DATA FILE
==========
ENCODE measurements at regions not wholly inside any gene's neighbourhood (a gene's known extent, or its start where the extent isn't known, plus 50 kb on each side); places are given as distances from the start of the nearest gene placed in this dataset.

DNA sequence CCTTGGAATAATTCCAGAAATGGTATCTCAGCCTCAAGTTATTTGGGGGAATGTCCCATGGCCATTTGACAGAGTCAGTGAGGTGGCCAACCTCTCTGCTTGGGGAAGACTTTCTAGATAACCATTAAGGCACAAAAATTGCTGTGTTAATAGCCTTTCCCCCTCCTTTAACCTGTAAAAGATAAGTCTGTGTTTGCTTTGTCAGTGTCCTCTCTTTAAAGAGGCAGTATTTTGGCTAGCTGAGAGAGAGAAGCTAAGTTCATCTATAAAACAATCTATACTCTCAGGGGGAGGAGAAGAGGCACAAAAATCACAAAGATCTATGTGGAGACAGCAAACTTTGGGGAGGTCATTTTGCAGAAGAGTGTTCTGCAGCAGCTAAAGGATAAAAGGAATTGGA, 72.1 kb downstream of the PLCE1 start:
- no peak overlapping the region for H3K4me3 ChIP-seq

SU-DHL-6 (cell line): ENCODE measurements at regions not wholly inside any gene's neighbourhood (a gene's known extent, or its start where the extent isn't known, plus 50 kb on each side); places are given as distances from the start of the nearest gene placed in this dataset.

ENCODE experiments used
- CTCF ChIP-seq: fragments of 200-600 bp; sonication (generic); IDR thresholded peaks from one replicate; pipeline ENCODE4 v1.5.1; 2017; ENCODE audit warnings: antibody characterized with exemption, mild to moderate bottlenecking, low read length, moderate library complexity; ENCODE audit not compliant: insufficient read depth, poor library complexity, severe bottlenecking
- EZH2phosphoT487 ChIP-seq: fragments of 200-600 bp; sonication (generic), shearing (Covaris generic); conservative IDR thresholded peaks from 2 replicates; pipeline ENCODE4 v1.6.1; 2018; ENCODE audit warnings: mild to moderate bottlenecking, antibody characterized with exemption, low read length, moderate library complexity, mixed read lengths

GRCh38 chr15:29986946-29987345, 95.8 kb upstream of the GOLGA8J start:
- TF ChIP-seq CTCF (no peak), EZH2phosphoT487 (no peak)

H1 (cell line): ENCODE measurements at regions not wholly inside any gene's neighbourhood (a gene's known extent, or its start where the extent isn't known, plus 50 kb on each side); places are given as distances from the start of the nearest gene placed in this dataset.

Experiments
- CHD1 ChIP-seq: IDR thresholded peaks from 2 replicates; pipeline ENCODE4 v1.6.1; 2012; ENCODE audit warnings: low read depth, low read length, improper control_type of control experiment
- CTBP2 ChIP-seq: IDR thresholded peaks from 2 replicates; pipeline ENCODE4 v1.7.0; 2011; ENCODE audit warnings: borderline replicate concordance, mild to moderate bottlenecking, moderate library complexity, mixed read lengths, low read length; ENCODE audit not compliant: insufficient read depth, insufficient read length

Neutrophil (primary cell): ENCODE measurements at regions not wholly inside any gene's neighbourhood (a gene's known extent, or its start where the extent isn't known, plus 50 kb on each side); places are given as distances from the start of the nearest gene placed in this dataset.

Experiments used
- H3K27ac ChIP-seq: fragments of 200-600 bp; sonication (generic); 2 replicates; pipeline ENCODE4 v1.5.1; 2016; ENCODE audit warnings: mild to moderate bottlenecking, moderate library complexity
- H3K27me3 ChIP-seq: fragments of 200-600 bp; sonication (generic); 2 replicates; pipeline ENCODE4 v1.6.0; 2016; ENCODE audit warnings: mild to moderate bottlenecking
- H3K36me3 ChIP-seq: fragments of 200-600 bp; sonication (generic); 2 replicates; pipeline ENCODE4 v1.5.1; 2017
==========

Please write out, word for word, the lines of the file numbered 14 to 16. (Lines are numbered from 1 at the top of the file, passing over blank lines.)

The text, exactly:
Neutrophil (primary cell): ENCODE measurements at regions not wholly inside any gene's neighbourhood (a gene's known extent, or its start where the extent isn't known, plus 50 kb on each side); places are given as distances from the start of the nearest gene placed in this dataset.

Experiments used
- H3K27ac ChIP-seq: fragments of 200-600 bp; sonication (generic); 2 replicates; pipeline ENCODE4 v1.5.1; 2016; ENCODE audit warnings: mild to moderate bottlenecking, moderate library complexity